More hours pass until its time for all the normal visitors to leave.
I am not a normal visitor. They tried to say that I was, but I convinced them otherwise. How could they do anything but give in? She was dying and I was staying. There wasn't a being, supernatural or not, that could make me leave this room and her side.
Her eyes open again and she says my name softly. She struggles to sit up and I move quickly to help her. I ask if everything is all right and she smiles her answer. Sweeping back her now dried hair with my hand, I press a gentle kiss to her forehead. She exhales and I feel it against my neck.
She tells me she wants to dance and at first I don't get it. She tells me again that she wants to dance with me. I just give her a look. Again she smiles and it makes me wonder where she gets the strength. She comforts me about her dying when it is I who should be comforting her. She amazes me. Always.
She tells me to turn on some music, so I do. I move to the small stereo that someone had brought for her before she was told that she would die. I turn it to the first station I can find. I don't even know what song is playing, but I return to her.
I help her out of bed. Her small frame seems like it only weighs fifty pounds. I hope she weighs more than that.
I take her small hand in mine and slide an arm around her back, my free hand pressing at the small of her back. Her hand rests on my arm. It's so light that I almost don't feel it.
We move slowly, just swaying as we lean on each other. She reminds me of a time when I told her that I wanted to dance with her. She smiles up at me as she tells me about it.
I recall it. I smile. I can't help it. It was so long ago and that school dance was so trivial. But it had meant a lot then.
It crushed me when she told me that her feelings did not match my own. But now, now that she's in my arms and pressing her face into my chest, I know that they now do. She loves me the way I've always loved her. She whispers her apologies and I deny them.
She doesn't need to apologize. I understand and there is nothing to forgive.
The song ends and she tires. I pick her up the way a newly wed husband would carry his bride over the threshold. I'm careful of the tubing that is sticking into her arms as I place her back into her bed.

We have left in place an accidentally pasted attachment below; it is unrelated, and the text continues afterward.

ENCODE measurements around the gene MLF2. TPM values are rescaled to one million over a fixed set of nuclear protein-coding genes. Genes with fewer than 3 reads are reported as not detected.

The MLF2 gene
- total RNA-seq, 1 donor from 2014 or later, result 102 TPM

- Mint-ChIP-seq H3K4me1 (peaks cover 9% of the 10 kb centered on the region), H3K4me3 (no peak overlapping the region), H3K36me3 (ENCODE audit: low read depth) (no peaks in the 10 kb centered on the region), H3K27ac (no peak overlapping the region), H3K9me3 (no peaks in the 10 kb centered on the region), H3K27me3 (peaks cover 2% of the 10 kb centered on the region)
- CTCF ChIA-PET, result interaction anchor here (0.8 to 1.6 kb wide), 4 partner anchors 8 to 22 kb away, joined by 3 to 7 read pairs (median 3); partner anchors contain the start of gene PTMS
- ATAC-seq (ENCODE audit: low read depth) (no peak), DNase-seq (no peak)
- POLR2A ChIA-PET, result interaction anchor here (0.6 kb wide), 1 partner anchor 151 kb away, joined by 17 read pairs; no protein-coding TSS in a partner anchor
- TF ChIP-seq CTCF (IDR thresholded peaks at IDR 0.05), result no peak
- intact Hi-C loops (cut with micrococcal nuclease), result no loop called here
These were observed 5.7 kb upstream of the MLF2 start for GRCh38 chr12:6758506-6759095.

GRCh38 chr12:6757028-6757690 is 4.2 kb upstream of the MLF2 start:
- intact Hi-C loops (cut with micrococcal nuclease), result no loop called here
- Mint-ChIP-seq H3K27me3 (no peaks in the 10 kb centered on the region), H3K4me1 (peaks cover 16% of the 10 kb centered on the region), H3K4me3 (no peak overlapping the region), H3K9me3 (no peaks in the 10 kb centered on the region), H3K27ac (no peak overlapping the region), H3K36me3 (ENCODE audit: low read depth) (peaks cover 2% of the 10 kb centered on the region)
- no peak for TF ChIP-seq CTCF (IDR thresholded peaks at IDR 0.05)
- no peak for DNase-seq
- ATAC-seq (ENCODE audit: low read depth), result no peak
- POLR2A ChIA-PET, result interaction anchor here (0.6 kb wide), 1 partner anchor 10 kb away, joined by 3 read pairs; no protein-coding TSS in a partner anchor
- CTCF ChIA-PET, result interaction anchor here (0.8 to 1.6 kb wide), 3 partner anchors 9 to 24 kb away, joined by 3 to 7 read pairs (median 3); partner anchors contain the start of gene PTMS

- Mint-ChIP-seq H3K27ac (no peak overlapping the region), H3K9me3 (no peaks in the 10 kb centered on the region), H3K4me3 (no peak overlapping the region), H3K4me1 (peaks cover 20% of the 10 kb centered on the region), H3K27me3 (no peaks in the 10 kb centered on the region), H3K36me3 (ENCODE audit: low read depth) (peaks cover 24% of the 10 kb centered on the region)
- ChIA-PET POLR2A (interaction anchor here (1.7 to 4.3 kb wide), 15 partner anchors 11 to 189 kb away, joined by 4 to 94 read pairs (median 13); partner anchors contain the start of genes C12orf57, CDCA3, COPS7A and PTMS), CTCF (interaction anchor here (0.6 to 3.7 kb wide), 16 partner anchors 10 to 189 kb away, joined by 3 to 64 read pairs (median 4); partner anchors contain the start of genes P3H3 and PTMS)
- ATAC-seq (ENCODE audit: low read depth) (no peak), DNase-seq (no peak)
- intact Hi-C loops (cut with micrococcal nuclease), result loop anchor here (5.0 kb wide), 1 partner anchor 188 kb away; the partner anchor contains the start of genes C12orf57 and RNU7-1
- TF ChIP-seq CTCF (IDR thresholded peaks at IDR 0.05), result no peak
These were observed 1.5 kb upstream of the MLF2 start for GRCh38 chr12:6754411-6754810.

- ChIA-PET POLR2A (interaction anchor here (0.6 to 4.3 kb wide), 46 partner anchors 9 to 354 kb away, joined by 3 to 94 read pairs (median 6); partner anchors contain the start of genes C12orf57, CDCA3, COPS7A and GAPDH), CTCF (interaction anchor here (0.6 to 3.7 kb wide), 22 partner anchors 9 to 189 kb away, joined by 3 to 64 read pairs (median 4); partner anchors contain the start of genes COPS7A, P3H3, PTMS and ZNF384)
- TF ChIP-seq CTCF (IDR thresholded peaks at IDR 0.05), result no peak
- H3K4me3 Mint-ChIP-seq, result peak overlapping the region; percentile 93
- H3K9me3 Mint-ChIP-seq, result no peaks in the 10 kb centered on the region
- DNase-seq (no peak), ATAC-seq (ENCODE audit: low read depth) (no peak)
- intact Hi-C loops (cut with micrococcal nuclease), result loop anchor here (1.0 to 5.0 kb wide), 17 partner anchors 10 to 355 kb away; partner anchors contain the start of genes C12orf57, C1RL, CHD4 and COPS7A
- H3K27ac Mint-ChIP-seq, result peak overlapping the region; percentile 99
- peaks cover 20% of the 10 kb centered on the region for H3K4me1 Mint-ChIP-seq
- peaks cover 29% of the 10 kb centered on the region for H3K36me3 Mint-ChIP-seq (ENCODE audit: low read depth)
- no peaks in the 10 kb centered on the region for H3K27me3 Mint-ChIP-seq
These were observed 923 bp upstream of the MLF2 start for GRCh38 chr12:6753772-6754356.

She makes me sit down on the edge again and tears swell up in my eyes as she looks up at me. She looks so tired, so weak, so not her. I realize that what the doctor said was true. She was hanging on. And now it was clear why.
She was fighting to hang on because of me. She didn't want to leave me alone.
Caressing her face, I smile down at her. She's dying and there's not a damn thing I can do about it.
She doesn't even flinch when my tears splash onto her face. Her hand just comes up to wipe away the new tears that are sliding out of my eyes. Her hand is petting my face and I close my eyes, relishing the feel of her touch on my skin.
I open my eyes and lock them with hers. "You can go, you know," I tell her. "You don't have to stay for me. I'll miss you more than anything and I'll always want to follow you, but I know you have to go."
"Xander," she whispers.
I smile. I love how she says my name. "I'll be okay. I promise."
"I love you. You know that. I'm sorry that it took lying here to finally realize it."
"No. Stop apologizing. I love you. I always have."
"Promise me." Her hand presses against my face a little harder. "Promise me you'll let the others help you when I'm gone."
I simply nod. I can no longer control the river of tears and my voice will not work.
We just sit there for a few minutes, studying each other. Her eyes falter and I see her chest slow its movements. "You can go," I whisper. "I'll be alright."
She smiles and my heart breaks. Her eyes slip completely closed and I watch as a lone tear winds its way down her cheek. Reaching out, I catch it with my finger and bring it to my mouth. I just wanted that little bit of her in me. I need it to be in me.
Her hand falls away from my face and I place one of my hands on her chest. I'm watching her face intently as I feel her chest stop moving.
I want to scream. I want to run out into the hallway and yell for the nurses and doctors to help her. To save her.
But I don't. I just sit there, looking down at my dead love. Leaning down, I give her a final kiss. It lasts for minutes as I don't want it to ever end. When it ends, she's gone and a large chunk of me is as well.
I pull back and push the hair from her face. I just sit there for what seems like eternity just looking at her. God she's beautiful. I don't know how I shall live without seeing her smile everyday.
Finally, I move from the bed and stand on shaky legs. I remind myself that I only need to be strong for a few more moments. I just need strength enough to make one phone call.
Picking up the phone, I dial and sink down to the phone by her bed. "Yeah, it's me," I said, my voice dead and lifeless. "She's gone. Buffy just died."
I hang up the phone, not caring if Giles needed me to say more. I know that Ms. Summers is over with him and that they'll cry together then inform the rest of the group.
Letting my head slump down, I let myself finally be weak. I wail for her. I curl up into a little ball and am only vaguely aware when a nurse comes in. I don't look at her. I just continue to cry for the woman lying dead on the bed.
I love her.
A thought echoes through my mind and I don't know what to think of it; I don't know what to make of it.
I finally got my dance.
~Xander to Buffy~ "Buffy, I like you. A lot. And I know we're friends, and we've had experiences... We've fought some blood-sucking fiends, and that's all been a good time. But I want more. I want to dance with you." ~Prophecy Girl~